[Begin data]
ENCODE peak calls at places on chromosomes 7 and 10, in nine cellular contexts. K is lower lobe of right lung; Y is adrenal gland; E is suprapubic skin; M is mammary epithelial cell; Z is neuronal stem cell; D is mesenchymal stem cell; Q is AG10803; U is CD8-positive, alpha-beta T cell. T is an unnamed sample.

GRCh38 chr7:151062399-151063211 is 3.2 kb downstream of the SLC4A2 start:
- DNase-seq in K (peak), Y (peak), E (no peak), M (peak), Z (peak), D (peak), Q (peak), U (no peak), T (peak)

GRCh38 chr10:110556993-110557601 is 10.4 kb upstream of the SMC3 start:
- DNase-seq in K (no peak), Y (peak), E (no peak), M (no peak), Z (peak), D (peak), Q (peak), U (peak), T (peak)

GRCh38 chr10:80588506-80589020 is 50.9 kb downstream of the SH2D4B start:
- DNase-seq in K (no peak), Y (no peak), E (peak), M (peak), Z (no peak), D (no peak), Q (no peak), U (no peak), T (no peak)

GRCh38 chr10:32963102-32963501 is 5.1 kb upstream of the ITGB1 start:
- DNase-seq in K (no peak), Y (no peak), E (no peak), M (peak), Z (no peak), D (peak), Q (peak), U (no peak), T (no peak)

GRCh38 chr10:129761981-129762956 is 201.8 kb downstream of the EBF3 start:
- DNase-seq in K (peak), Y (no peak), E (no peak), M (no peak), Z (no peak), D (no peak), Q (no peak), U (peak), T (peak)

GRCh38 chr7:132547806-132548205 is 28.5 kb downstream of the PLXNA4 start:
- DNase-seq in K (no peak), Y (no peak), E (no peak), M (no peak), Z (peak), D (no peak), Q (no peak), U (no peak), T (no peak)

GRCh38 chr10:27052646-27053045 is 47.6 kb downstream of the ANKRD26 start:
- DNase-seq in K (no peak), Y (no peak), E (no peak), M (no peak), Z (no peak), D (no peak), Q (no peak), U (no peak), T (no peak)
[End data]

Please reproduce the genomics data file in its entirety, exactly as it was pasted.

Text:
ENCODE peak calls at places on chromosomes 7 and 10, in nine cellular contexts. K is lower lobe of right lung; Y is adrenal gland; E is suprapubic skin; M is mammary epithelial cell; Z is neuronal stem cell; D is mesenchymal stem cell; Q is AG10803; U is CD8-positive, alpha-beta T cell. T is an unnamed sample.

GRCh38 chr7:151062399-151063211 is 3.2 kb downstream of the SLC4A2 start:
- DNase-seq in K (peak), Y (peak), E (no peak), M (peak), Z (peak), D (peak), Q (peak), U (no peak), T (peak)

GRCh38 chr10:110556993-110557601 is 10.4 kb upstream of the SMC3 start:
- DNase-seq in K (no peak), Y (peak), E (no peak), M (no peak), Z (peak), D (peak), Q (peak), U (peak), T (peak)

GRCh38 chr10:80588506-80589020 is 50.9 kb downstream of the SH2D4B start:
- DNase-seq in K (no peak), Y (no peak), E (peak), M (peak), Z (no peak), D (no peak), Q (no peak), U (no peak), T (no peak)

GRCh38 chr10:32963102-32963501 is 5.1 kb upstream of the ITGB1 start:
- DNase-seq in K (no peak), Y (no peak), E (no peak), M (peak), Z (no peak), D (peak), Q (peak), U (no peak), T (no peak)

GRCh38 chr10:129761981-129762956 is 201.8 kb downstream of the EBF3 start:
- DNase-seq in K (peak), Y (no peak), E (no peak), M (no peak), Z (no peak), D (no peak), Q (no peak), U (peak), T (peak)

GRCh38 chr7:132547806-132548205 is 28.5 kb downstream of the PLXNA4 start:
- DNase-seq in K (no peak), Y (no peak), E (no peak), M (no peak), Z (peak), D (no peak), Q (no peak), U (no peak), T (no peak)

GRCh38 chr10:27052646-27053045 is 47.6 kb downstream of the ANKRD26 start:
- DNase-seq in K (no peak), Y (no peak), E (no peak), M (no peak), Z (no peak), D (no peak), Q (no peak), U (no peak), T (no peak)